To effect low cost manufacture of a drive arbor unit which is designed to be used with three jaw chucks of different size, and at the same time provide a compact rugged structure particularly adapted for different working loads under demanding conditions, arbor 12 is shown as having a main body section 20 formed from commercially available 5/8 inch hex stock with one end turned to form a reduced shank and milled axial grooves 22 are formed to longitudinally extend the length of shank 24 and into the main body section 20 of arbor 12.
Arbor 12 is conveniently provided with a bore, not shown, axially formed in its threaded terminal section 26, which is opposite shank 24, for receiving a suitable pilot drill 28 conventionally secured within the bore by a set screw 30 threadably mounted in the main body section 20 of arbor 12. The threaded terminal section 26 is specifically designed to permit hole saw 10 to be mounted by rotating its internally threaded hub, not shown, on base 32 of hole saw 10 onto threaded section 26 such that hole saw 10 and drive arbor 12 are drivingly coupled for simultaneous rotation in unison with one another.
More specifically, grooves 22 are conveniently formed 120° apart in the milling operation which forms axially extending cylindrical cutouts along arbor 12 to provide a concave arcuate drive surface along the extent of each groove 22. Accordingly, it will be seen that the arbor 12 may be economically manufactured from a single piece of readily available stock. The three milled grooves are easily formed in equal circumferentially spaced relation along the full length of the shank and extend a substantial distance into the main body section 20, which in FIG. 1 is shown as being almost half way along the length of section 20. The grooves 22 are shown as of equal axial length and terminating in a common plane intermediate arbor section 20, which plane extends at right angles to the main arbor axis X--X.
As noted, the main body section 20 of arbor 12 is of enlarged cross section relative to that of shank 24, with the shank 24, main body section 20 and threaded terminal section 26 being in concentric relation to one another. Accordingly, the circumferential dimension of each groove 22 differs in main body section 20 and shank 24 in corresponding relation to the difference in the cross sectional sizes of main body section 20 and the adjoining shank 24.
By virtue of the above described construction of arbor 12, groove drive surfaces 22a and 22b are formed respectively in shank 24 and in main body section 20 to serve as drive surfaces particularly suited to be used with different size power tool chuck jaws.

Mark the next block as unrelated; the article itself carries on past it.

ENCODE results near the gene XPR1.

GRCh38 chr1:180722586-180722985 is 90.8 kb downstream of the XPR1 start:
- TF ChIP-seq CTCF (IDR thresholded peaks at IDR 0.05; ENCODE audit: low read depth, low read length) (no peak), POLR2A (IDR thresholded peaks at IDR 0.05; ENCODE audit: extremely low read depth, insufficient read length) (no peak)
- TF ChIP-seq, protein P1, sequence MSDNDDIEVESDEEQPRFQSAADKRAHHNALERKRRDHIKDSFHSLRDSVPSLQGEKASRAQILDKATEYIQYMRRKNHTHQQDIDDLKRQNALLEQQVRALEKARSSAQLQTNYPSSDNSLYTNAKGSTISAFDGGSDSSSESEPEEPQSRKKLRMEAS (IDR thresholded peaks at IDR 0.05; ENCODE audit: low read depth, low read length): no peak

Shank 24 of arbor 12 is turned to fit, e.g., a 1/4 inch drill chuck and, as best seen in FIG. 2, shank 24 may be received in and gripped in driving relation by chuck 14, which as noted could typically be an 1/4 inch capacity chuck. Jaws 16 are positively gripped on drive surfaces 22a formed by each of grooves 22 in shank 24 whereby the positive drive connection is effected to power operate hole saw 10.
In FIG. 3, the shank 24 of arbor 12 is shown gripped by chuck jaws 16a which engage not only the drive surfaces 22a of each groove 22 but also extend between body webs 34 to grip the enlarged drive surfaces 22b of the main body section 20 of arbor 12. Accordingly, it will be seen that a 3/8 inch or 1/2 inch chuck such as 14a in FIG. 3 of a larger capacity electric drill provides jaws 16a which not only grip surfaces 22a but also the drive surfaces 22b between webs 34 which are designed to withstand demanding torque loads during heavy cutting conditions.
It will be seen that arbor 12 of this invention can be used in electric drills with 1/4 inch, 3/8 inch and 1/2 inch capacity chucks, e.g., and will be used for driving a variety of different size hole saws, such as 9/16 inch to, say, 11/8 inch hole saws for different cutting applications in various materials such as plastic, wood and metal. While the arbor 12 of this invention indeed provides chuck jaw engaging drive surfaces of different size for different electric drills, in each case the arbor when assembled in either mode of operation as illustrated in FIGS. 2 and 3, serves to provide a positive drive arrangement and obviates normal problems of slippage so frequently encountered when a shank of the arbor gripped by the chuck is of a cylindrical configuration. Moreover, the arbor 12 will be seen to be quick and easy to manufacture and assemble to achieve the desired cost savings.
As will be apparent to persons skilled in the art, various modifications, adaptations and variations of the foregoing specific disclosure can be made without departing from the teachings of this invention.